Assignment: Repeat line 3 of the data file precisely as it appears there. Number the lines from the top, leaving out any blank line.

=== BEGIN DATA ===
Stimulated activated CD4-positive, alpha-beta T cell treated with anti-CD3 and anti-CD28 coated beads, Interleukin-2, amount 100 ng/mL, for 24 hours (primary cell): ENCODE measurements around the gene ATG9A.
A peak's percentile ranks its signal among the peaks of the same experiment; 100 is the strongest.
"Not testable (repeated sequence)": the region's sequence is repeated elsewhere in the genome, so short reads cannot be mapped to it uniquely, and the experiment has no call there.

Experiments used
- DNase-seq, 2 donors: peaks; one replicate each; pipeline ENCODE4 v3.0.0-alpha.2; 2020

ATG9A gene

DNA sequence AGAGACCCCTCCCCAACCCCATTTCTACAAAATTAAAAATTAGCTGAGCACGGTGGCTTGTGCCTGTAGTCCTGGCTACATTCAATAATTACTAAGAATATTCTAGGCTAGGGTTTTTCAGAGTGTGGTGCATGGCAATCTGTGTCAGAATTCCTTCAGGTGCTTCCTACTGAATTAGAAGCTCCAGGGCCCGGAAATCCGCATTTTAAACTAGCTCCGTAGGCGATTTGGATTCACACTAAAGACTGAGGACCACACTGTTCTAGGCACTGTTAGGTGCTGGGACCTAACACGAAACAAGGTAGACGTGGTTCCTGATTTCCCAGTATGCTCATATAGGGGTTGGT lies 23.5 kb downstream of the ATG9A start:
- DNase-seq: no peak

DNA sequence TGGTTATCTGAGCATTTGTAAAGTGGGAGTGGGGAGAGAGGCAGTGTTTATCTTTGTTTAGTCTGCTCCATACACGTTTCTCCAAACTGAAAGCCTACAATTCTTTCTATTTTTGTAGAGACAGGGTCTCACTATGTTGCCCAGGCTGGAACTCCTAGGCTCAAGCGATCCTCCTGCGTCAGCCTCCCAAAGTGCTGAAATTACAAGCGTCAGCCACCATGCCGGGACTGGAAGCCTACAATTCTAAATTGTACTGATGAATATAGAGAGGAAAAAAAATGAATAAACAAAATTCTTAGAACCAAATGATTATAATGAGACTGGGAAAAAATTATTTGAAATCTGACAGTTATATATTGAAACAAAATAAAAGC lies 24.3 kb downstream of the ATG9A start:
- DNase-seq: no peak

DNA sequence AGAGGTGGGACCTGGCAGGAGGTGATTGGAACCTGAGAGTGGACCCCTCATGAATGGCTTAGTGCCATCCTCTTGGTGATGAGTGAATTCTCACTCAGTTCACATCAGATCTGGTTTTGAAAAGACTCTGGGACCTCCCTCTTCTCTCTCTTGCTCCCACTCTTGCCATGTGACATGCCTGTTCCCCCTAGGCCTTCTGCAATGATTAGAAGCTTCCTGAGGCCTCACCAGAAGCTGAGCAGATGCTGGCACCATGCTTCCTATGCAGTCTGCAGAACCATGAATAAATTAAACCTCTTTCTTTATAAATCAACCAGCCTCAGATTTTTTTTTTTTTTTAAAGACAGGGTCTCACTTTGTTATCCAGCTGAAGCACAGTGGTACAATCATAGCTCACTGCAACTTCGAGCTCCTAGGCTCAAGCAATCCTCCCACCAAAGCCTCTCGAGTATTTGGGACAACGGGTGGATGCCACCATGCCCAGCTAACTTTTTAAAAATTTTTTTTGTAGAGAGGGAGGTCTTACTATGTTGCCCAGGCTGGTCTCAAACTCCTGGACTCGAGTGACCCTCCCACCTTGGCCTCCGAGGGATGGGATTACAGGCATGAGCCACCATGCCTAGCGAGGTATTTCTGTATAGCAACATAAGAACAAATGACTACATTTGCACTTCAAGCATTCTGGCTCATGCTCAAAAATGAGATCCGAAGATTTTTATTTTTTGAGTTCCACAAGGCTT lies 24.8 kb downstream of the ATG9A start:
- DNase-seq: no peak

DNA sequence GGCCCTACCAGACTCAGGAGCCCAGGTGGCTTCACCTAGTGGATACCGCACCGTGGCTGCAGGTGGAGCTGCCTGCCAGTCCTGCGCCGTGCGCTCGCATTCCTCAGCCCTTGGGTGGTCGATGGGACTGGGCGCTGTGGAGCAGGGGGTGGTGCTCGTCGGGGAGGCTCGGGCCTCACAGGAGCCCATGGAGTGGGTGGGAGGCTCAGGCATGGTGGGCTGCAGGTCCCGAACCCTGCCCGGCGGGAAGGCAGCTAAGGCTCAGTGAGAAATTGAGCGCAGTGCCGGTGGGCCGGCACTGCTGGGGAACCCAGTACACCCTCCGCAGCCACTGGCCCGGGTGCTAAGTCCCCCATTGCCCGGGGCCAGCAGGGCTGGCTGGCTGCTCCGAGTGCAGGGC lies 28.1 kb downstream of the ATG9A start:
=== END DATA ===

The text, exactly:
"Not testable (repeated sequence)": the region's sequence is repeated elsewhere in the genome, so short reads cannot be mapped to it uniquely, and the experiment has no call there.